By Happy Carlock |
Donald Trump is known for crowning Miss USA, but could he also crown the next Republican presidential nominee? In a nomination fight with no shortage of debate opportunities, Donald Trump has decided to hold a debate two days after Christmas. Wouldn't the viewers prefer to watch Charlie Brown's Christmas for the 100th time than watch the candidates chat with Trump? The Republican candidates should say no to Trump and focus on the upcoming brutal primary season.
The problem with the Trump debate for those candidates who attend is that folks might be more interested in listening to Trump rather than the actual candidates. He was after all, as he constantly reminds reporters, once atop a few polls when he flirted with a race himself. In fact, he is still flirting.
Republicans are experiencing debate overload, and the candidates should agree to limit the number of debates, especially around the holidays when no one is watching. So far, former Massachusetts Gov. Mitt Romney, Texas Rep. Ron Paul, and former Utah Gov. Jon Huntsman have all declined the invitation, while Minnesota Rep. Michele Bachmann and Texas Gov. Rick Perry wait on the sidelines. GOP establishment fixtures have scoffed at Trump's desire to be a player. Only former House Speaker Newt Gingrich and former Pennsylvania Sen. Rick Santorum are willing to court Trump, which will give center stage to Gingrich.
If the debate occurs, Gingrich and Santorum might have their most interesting debate yet. The Trump debate would definitely be more entertaining than watching the same old news anchors time responses and ask predictable questions. Trump would not be Anderson Cooper who sat back after he started a bar fight. Rest assured, Trump would interrogate the candidates with direct and tough questions, and maybe his daughter Ivanka might show up to give her perspective on which presidential candidate could be "hired" or "fired." All the media attention surrounding this Trump debate and his celebrity status could draw new viewers, and maybe encourage a few more independents to watch a Republican debate.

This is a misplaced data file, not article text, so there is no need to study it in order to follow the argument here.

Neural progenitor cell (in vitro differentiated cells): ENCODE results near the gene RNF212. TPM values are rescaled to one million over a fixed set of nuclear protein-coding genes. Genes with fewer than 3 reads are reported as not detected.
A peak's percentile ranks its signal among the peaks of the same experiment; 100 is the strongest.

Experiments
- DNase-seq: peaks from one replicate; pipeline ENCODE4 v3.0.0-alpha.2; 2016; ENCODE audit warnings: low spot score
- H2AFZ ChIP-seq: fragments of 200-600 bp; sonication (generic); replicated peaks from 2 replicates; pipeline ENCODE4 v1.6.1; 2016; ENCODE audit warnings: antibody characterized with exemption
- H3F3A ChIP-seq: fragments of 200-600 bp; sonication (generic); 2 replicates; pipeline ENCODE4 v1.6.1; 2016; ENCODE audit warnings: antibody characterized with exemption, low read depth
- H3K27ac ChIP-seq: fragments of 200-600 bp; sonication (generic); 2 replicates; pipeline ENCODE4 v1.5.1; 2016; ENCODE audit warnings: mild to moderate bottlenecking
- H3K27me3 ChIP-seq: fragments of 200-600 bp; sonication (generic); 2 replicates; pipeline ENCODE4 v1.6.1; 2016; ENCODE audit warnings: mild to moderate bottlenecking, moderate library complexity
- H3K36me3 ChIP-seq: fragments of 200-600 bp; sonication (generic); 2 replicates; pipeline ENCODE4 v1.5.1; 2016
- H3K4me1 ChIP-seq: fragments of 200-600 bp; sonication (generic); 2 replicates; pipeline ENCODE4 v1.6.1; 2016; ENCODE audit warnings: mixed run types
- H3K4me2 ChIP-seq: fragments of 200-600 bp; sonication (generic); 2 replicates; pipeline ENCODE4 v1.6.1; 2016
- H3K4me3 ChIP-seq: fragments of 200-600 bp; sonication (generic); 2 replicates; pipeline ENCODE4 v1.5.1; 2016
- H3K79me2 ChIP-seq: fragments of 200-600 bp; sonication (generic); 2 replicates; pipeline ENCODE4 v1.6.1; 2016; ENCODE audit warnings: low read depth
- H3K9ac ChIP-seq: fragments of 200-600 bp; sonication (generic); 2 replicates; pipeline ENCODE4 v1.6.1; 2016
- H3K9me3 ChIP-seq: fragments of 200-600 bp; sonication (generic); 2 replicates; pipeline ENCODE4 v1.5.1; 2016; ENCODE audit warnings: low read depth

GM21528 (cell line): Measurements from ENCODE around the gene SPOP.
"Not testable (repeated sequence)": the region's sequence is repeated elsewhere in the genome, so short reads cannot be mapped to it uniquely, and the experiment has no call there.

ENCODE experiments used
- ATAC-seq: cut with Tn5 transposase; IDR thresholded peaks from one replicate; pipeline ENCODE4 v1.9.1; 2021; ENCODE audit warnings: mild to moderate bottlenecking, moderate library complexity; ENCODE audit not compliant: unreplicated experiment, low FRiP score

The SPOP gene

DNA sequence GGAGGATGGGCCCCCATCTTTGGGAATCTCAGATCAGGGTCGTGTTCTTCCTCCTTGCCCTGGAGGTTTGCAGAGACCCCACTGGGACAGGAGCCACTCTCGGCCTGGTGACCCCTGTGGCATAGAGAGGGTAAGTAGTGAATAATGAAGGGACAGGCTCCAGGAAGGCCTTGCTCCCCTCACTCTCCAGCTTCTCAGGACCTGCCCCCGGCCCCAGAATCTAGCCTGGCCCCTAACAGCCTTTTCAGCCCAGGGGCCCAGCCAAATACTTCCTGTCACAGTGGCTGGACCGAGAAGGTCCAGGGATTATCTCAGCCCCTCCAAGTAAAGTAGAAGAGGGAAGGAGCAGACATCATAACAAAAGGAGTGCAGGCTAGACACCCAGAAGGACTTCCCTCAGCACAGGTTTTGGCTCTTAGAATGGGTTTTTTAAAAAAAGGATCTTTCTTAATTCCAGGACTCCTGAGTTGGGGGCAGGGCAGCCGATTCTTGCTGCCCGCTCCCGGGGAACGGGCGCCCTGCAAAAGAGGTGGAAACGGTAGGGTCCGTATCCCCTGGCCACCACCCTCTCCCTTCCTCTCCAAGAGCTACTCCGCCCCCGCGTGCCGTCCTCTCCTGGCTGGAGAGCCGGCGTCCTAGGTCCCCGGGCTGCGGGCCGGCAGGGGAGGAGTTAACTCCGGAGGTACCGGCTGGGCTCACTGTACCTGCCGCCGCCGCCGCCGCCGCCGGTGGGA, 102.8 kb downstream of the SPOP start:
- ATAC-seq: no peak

Trump's endorsement of a candidate could sway some voters, but the Republicans skipping the shindig don't want to be the one that Trump does not choose. If Gingrich goes to the debate and Romney doesn't, all bets are that Trump endorses Newt. In fact, Trump might have already made his pick. Put logic aside, however, Trump will want to make this debate into a political reality show. For television worth watching, Trump should debate Karl Rove, and both should be tasked with figuring out how to unite Republicans.
Trump definitely has appeal. East Coast Republicans, independents, and centrists might be influenced by Trump's pick. After all, he is a direct and opinionated entrepreneur and a successful media personality: in fact he is his own brand. Maybe Trump's debate is his way of interviewing for the vice presidential slot. Now that's a reality that most of the Republican candidates may want to simply avoid.
About Mercedes Schlapp Cofounder of Cove Strategies
Stephanie Slade Project Director at The Winston Group
Fergus Cullen Former Chairman of the New Hampshire Republican Party
Sally Kohn Political Commentator
Grover Norquist President of Americans for Tax Reform